Section 9 of G.L. (Ter. Ed.) c. 90, as amended by St. 1934, c. 361, prohibiting the operation on our highways of unregistered motor vehicles contains the following provision: "violation of this section shall not constitute a defence to actions of tort for injuries suffered by a person, or for
the death of a person, or for injury to property, unless it is shown that the person injured in his person or property or killed was the owner or operator of the motor vehicle the operation of which was in violation of this section, or unless it is shown that the person so injured or killed, or the owner of the property so injured, knew or had reasonable cause to know that this section was being violated."
The defendant contends that said § 9 applies only to resident owners of motor vehicles and has no application to such vehicles illegally operated on our highways and owned by nonresidents; that the statutory provisions governing the operation on our highways of such vehicles are contained in § 3 of said chapter, as amended by St. 1933, c. 188, which makes no reference to the provision of § 9 in favor of innocent persons, and that the plaintiffs are not entitled to the benefits extended by the provision of § 9 above quoted.
The provision above quoted from § 9 was first enacted as St. 1915, c. 87, and was entitled as follows: "An Act to provide that failure to comply with the laws relating to the registration and equipment of motor vehicles shall not be a defense in actions of tort." Resort may be had to the title to aid in the interpretation of the statute. Brown v. Robinson, 275 Mass. 55 . It was not restrictive. It made no reference to resident or nonresident owners. The prohibition of operation of unregistered motor vehicles contained in § 9 of said c. 90 is general. The words "No person shall operate any motor vehicle . . . upon any way except as authorized by section three, unless such vehicle is registered in accordance with this chapter" do not purport to exempt unregistered motor vehicles of nonresidents from the operation of the prohibition, except under certain circumstances and conditions set forth in § 3 in compliance with which a nonresident may avoid offending the general prohibition contained in § 9. Section 9 is expressed in terms of prohibition; § 3, however, is in terms of permission. The design of § 3 was to afford to a nonresident owner of an automobile "the protection of the automobile registration of his home State or country during a temporary sojourn within this Commonwealth" not exceeding a limited period of time.
Jenkins v. North Shore Dye House, Inc. 277 Mass. 440 , 443-444. Section 9 excepts from its general prohibition that which is permitted under § 3, that is, the operation on our highways of an unregistered motor vehicle owned by a nonresident, under certain terms and conditions. The illegal operation of unregistered motor vehicles of nonresidents is not included within the meaning of this exception. The decisions of this court dealing with the unlawful operation of unregistered motor vehicles have heretofore dealt with the provisions of § 9 of said chapter and its predecessors as those which gave rise to criminal and civil liability, and the court has not heretofore discriminated in these respects between automobiles of resident or nonresident owners. See Dudley v. Northampton Street Railway, 202 Mass. 443 , 444, 447, 448, 449; Peabody v. Campbell, 286 Mass. 295 , 303, 305; Simpson v. Eastern Massachusetts Street Railway, 292 Mass. 562 . "A statute as a whole ought, if possible, to be so construed as to make it an effectual piece of legislation in harmony with common sense and sound reason." Morrison v. Selectmen of Weymouth, 279 Mass. 486 , 492. We are of opinion that the provisions of § 9 apply to innocent occupants of motor vehicles owned by nonresidents which are illegally operated on our highways. The ruling of the trial judge to that effect was right.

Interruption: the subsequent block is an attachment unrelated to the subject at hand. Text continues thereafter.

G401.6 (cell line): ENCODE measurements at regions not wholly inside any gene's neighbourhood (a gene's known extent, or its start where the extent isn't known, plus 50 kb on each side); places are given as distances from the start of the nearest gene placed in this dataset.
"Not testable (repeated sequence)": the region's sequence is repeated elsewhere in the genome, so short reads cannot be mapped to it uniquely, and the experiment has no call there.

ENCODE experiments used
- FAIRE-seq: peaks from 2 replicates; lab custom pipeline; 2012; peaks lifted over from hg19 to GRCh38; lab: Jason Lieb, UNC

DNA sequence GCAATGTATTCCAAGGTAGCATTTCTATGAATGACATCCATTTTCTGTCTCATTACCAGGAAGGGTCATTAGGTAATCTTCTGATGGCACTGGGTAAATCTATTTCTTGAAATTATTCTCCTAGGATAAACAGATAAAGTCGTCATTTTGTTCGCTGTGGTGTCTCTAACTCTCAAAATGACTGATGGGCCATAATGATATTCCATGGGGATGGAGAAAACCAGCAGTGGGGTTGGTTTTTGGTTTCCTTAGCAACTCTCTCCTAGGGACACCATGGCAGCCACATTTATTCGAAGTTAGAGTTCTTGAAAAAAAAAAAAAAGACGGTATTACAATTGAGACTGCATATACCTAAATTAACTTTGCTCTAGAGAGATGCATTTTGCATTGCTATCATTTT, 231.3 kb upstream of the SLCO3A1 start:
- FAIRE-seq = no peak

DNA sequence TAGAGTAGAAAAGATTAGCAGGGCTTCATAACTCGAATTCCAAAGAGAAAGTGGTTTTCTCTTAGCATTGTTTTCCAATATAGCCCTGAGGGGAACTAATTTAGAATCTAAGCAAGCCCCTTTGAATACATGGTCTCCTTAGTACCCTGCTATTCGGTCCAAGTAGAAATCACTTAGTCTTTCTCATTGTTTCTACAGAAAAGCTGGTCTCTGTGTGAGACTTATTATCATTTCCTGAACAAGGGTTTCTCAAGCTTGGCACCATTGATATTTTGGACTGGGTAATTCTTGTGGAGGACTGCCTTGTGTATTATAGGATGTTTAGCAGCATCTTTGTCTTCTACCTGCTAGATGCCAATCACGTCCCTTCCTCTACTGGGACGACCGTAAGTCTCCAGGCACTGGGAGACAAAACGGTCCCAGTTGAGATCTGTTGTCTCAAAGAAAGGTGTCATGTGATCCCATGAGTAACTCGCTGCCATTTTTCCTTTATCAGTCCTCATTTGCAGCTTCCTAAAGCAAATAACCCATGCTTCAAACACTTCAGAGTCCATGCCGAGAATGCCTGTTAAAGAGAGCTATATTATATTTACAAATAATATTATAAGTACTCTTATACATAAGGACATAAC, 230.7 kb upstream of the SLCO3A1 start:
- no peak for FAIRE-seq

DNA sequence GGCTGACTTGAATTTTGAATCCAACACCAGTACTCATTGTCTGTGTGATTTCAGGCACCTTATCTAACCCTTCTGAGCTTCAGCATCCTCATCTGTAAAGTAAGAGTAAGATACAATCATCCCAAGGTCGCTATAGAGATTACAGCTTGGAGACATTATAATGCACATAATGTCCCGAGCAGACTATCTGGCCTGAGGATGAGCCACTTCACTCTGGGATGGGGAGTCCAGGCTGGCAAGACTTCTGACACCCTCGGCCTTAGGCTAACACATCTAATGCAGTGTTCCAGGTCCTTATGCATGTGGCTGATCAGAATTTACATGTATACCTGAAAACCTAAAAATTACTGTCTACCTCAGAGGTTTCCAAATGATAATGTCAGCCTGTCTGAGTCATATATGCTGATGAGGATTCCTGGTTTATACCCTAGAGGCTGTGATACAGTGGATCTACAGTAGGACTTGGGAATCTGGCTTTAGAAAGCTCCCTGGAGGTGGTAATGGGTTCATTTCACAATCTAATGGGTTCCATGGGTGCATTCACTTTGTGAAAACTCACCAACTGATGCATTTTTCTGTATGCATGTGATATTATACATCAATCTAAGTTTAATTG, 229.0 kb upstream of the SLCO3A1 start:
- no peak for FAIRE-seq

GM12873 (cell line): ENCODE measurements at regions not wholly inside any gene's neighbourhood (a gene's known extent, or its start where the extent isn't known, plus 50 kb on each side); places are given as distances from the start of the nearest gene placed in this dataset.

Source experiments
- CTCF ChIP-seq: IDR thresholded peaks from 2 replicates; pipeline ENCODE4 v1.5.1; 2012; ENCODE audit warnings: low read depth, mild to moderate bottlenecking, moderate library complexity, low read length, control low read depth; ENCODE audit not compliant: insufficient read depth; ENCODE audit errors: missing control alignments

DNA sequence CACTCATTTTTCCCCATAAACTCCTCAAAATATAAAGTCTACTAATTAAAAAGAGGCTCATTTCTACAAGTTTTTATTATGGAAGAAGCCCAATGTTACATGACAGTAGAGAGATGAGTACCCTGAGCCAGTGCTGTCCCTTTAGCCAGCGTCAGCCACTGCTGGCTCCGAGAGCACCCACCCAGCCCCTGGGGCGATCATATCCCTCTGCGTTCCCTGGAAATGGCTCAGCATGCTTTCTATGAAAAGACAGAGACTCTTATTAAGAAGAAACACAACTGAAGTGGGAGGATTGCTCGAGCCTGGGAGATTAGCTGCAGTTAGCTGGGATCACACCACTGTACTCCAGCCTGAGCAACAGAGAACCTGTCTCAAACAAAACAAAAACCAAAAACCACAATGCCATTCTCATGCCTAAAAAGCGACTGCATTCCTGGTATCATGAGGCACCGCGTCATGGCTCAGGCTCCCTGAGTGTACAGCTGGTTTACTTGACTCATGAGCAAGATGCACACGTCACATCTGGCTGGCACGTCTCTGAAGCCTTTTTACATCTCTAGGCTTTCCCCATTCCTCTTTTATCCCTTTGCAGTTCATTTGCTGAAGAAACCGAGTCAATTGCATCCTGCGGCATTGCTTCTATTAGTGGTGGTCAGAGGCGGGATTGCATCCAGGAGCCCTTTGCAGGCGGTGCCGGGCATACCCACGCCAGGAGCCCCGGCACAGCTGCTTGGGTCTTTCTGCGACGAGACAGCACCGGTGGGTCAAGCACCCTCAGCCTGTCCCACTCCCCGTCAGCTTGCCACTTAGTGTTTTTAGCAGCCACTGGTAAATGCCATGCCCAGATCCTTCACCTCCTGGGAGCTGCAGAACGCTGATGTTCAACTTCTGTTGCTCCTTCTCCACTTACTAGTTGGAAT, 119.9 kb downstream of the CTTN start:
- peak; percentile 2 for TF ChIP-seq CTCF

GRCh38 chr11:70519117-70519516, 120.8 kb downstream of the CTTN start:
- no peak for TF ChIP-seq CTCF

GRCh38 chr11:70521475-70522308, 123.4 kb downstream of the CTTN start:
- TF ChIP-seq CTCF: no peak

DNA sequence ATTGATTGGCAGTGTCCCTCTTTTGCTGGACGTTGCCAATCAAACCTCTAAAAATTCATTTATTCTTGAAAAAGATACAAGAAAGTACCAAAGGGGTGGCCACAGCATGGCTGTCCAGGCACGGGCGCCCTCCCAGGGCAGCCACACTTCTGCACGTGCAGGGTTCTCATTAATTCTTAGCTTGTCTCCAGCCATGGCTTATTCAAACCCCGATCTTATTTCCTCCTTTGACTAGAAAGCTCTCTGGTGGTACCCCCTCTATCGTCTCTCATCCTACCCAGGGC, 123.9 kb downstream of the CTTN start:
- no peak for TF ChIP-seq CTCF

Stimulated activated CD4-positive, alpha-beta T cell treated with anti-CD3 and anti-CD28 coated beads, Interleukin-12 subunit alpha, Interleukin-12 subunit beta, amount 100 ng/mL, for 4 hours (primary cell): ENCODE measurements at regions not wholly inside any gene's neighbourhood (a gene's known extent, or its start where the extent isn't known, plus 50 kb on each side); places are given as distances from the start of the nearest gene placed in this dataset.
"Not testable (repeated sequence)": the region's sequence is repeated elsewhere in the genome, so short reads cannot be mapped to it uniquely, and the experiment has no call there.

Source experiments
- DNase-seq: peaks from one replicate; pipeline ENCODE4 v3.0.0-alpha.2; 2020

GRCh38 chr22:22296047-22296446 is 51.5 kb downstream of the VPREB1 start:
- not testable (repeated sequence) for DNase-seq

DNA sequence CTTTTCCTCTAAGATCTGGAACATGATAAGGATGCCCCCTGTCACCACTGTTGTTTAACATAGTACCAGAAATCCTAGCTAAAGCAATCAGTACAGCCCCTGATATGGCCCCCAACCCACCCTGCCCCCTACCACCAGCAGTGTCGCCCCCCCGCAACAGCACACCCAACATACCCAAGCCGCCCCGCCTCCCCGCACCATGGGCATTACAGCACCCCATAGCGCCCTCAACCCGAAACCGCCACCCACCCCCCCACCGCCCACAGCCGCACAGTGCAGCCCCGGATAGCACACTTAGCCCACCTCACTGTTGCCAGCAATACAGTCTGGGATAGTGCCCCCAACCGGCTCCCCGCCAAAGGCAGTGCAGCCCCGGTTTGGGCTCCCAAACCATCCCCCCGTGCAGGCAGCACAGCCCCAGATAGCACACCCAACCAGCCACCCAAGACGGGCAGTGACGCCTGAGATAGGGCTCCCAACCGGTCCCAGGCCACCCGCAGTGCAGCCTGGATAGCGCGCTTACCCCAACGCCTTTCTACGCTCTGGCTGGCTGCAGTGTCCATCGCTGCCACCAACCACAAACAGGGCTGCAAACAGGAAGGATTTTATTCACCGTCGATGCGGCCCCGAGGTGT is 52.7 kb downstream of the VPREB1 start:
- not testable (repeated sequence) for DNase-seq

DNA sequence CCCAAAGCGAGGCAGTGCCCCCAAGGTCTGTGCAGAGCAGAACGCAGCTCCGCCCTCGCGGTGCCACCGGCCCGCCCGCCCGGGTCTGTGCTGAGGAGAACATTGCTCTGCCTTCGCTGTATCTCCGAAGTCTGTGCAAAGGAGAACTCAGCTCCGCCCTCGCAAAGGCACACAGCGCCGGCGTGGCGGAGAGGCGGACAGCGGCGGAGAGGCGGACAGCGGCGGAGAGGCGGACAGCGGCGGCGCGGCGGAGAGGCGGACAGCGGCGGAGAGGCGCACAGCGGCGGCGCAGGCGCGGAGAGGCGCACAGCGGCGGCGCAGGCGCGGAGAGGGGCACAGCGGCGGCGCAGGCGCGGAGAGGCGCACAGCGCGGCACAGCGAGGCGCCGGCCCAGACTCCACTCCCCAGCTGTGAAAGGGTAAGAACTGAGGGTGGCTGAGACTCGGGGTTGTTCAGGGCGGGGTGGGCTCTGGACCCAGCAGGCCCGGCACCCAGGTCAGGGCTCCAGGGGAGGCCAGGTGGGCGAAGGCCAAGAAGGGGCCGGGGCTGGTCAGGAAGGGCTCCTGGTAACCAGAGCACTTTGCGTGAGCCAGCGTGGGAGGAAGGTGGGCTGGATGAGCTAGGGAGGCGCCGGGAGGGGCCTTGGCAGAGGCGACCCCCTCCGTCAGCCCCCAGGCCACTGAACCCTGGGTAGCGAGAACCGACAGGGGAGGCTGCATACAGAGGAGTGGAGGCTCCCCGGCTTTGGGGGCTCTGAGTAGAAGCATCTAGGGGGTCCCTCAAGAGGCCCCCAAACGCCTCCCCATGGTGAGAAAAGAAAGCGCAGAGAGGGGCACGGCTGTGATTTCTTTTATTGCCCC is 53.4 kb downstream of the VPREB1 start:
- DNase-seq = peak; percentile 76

The auditor's reports being the only evidence introduced cannot be disbelieved as may the uncontradicted evidence of a witness; they warrant and may even require judgments in accordance with their conclusions. Wakefield v. American Surety Co. 209 Mass. 173 , 176. Ballou v. Fitzpatrick, 283 Mass. 336 , 338. Savin v. Block, 297 Mass. 487 . The question of law presented by the defendant's exceptions is whether the trial judge, on a hearing restricted to the reports of the auditor as the only evidence, committed reversible error in ordering judgments for the plaintiffs. "When a case is submitted by the parties to the trial judge upon the report of the auditor alone, `all inferences of fact which could reasonably be drawn from the evidence in favor of the general conclusion of the auditor, will be presumed to have been so drawn by him.' Peru
Steel & Iron Co. v. Whipple File & Steel Manuf. Co. 109 Mass. 464 , 466. This general finding was prima facie evidence warranting an ultimate finding in favor of the plaintiff unless necessarily inconsistent with other findings in the report." Rosenblum v. Ginis, 297 Mass. 493 , 496. In the instant cases the subsidiary findings of the auditor are not inconsistent with the ultimate findings in favor of the plaintiffs. None of them discredits the reports or contradicts the general findings. Robinson v. Hooker, 174 Mass. 490 , 491. Brooks v. Davis, 294 Mass. 236 , 238. They govern the case. Hunt Drug Co. v. Hubert, ante, 195. The auditor's conclusion that the negligence of the defendant was "the sole cause of the plaintiff's injuries" is unequivocal and amply warranted by the facts found. The action of the trial judge in ordering the entry of judgment in each case for the plaintiff was right. This being so, we deem it unnecessary to discuss the only other exception argued by the defendant as to the ruling of the trial judge concerning the effect on preexisting causes of the enactment of St. 1936, c. 49, amending G.L. (Ter. Ed.) c. 89, § 5, On which, and on § 1 of said chapter, the second counts of the plaintiffs' declarations were based.